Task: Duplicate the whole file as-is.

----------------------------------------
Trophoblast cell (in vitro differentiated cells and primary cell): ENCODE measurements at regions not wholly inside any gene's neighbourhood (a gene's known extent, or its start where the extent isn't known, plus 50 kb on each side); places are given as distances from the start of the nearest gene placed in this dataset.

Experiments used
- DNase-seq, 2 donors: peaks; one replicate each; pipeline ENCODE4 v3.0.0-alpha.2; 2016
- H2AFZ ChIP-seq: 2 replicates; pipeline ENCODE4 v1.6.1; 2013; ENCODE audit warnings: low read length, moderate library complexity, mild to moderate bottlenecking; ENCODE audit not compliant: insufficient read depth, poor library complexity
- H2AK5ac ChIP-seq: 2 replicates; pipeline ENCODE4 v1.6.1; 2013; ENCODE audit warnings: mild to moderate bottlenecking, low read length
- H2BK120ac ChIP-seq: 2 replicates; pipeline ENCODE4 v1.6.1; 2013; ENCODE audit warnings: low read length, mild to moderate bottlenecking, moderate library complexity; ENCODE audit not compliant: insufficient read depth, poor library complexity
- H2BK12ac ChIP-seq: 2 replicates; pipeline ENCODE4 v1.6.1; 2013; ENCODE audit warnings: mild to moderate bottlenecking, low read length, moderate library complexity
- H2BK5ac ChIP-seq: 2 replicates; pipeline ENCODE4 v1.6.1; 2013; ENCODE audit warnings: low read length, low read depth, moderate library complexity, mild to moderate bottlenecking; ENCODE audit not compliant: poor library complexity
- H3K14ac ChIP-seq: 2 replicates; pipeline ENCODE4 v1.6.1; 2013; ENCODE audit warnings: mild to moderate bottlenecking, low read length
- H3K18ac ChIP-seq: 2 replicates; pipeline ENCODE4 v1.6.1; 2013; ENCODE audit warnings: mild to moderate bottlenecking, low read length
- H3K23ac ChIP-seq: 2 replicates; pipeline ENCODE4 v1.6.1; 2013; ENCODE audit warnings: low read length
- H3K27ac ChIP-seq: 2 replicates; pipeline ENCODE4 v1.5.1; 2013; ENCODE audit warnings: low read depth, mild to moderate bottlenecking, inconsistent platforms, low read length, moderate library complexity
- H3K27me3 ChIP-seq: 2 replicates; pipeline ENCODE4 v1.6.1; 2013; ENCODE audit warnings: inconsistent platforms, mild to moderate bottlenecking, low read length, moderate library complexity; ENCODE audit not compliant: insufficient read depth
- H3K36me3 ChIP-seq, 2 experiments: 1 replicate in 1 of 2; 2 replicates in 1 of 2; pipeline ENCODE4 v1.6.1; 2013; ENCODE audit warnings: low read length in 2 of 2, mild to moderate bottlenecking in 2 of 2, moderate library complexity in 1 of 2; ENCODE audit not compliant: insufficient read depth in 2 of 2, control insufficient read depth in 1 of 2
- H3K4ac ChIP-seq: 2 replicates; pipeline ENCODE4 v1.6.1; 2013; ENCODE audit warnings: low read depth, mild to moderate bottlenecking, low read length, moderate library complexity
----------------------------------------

Trophoblast cell (in vitro differentiated cells and primary cell): ENCODE measurements at regions not wholly inside any gene's neighbourhood (a gene's known extent, or its start where the extent isn't known, plus 50 kb on each side); places are given as distances from the start of the nearest gene placed in this dataset.

Experiments used
- DNase-seq, 2 donors: peaks; one replicate each; pipeline ENCODE4 v3.0.0-alpha.2; 2016
- H2AFZ ChIP-seq: 2 replicates; pipeline ENCODE4 v1.6.1; 2013; ENCODE audit warnings: low read length, moderate library complexity, mild to moderate bottlenecking; ENCODE audit not compliant: insufficient read depth, poor library complexity
- H2AK5ac ChIP-seq: 2 replicates; pipeline ENCODE4 v1.6.1; 2013; ENCODE audit warnings: mild to moderate bottlenecking, low read length
- H2BK120ac ChIP-seq: 2 replicates; pipeline ENCODE4 v1.6.1; 2013; ENCODE audit warnings: low read length, mild to moderate bottlenecking, moderate library complexity; ENCODE audit not compliant: insufficient read depth, poor library complexity
- H2BK12ac ChIP-seq: 2 replicates; pipeline ENCODE4 v1.6.1; 2013; ENCODE audit warnings: mild to moderate bottlenecking, low read length, moderate library complexity
- H2BK5ac ChIP-seq: 2 replicates; pipeline ENCODE4 v1.6.1; 2013; ENCODE audit warnings: low read length, low read depth, moderate library complexity, mild to moderate bottlenecking; ENCODE audit not compliant: poor library complexity
- H3K14ac ChIP-seq: 2 replicates; pipeline ENCODE4 v1.6.1; 2013; ENCODE audit warnings: mild to moderate bottlenecking, low read length
- H3K18ac ChIP-seq: 2 replicates; pipeline ENCODE4 v1.6.1; 2013; ENCODE audit warnings: mild to moderate bottlenecking, low read length
- H3K23ac ChIP-seq: 2 replicates; pipeline ENCODE4 v1.6.1; 2013; ENCODE audit warnings: low read length
- H3K27ac ChIP-seq: 2 replicates; pipeline ENCODE4 v1.5.1; 2013; ENCODE audit warnings: low read depth, mild to moderate bottlenecking, inconsistent platforms, low read length, moderate library complexity
- H3K27me3 ChIP-seq: 2 replicates; pipeline ENCODE4 v1.6.1; 2013; ENCODE audit warnings: inconsistent platforms, mild to moderate bottlenecking, low read length, moderate library complexity; ENCODE audit not compliant: insufficient read depth
- H3K36me3 ChIP-seq, 2 experiments: 1 replicate in 1 of 2; 2 replicates in 1 of 2; pipeline ENCODE4 v1.6.1; 2013; ENCODE audit warnings: low read length in 2 of 2, mild to moderate bottlenecking in 2 of 2, moderate library complexity in 1 of 2; ENCODE audit not compliant: insufficient read depth in 2 of 2, control insufficient read depth in 1 of 2
- H3K4ac ChIP-seq: 2 replicates; pipeline ENCODE4 v1.6.1; 2013; ENCODE audit warnings: low read depth, mild to moderate bottlenecking, low read length, moderate library complexity